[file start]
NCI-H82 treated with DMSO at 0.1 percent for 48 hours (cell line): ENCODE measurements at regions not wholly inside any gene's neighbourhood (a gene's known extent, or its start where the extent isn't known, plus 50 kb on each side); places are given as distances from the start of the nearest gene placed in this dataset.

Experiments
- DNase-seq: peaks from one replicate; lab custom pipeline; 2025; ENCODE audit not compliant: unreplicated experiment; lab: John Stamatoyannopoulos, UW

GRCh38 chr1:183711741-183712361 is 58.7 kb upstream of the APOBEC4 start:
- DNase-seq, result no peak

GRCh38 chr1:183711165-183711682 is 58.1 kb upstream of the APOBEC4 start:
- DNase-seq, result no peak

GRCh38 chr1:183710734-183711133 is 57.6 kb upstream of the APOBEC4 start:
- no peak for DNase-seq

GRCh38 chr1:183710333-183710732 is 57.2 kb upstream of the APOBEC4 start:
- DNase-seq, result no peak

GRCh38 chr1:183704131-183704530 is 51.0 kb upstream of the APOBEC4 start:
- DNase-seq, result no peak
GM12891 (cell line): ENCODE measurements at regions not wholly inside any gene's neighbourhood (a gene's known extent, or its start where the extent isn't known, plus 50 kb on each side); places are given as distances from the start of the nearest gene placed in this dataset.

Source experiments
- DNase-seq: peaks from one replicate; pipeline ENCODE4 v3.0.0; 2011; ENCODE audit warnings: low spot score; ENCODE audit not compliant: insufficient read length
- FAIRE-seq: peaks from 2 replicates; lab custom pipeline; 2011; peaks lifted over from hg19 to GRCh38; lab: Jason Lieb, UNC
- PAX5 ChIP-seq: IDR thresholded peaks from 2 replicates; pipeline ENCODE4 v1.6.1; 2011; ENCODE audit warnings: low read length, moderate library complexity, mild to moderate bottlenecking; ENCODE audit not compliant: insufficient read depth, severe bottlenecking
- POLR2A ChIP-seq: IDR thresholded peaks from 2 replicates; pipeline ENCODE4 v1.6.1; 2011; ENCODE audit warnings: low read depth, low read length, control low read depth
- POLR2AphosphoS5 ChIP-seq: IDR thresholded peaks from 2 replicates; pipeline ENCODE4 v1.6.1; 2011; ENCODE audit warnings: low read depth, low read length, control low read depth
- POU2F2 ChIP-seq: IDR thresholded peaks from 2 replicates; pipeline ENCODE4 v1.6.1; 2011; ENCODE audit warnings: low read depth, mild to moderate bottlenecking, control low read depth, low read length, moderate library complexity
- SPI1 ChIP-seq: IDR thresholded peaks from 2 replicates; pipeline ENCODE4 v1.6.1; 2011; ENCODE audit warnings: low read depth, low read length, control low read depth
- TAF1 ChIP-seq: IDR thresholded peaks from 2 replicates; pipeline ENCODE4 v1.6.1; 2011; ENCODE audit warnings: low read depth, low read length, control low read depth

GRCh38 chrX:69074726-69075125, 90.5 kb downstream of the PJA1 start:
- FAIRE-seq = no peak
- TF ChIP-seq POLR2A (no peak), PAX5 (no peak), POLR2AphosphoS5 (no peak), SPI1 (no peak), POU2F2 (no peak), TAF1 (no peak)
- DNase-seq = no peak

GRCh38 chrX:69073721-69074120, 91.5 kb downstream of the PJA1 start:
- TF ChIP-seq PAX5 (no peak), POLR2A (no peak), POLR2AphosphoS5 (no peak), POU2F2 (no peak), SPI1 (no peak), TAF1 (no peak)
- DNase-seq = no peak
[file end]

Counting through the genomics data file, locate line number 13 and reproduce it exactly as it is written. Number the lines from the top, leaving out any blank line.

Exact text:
- DNase-seq, result no peak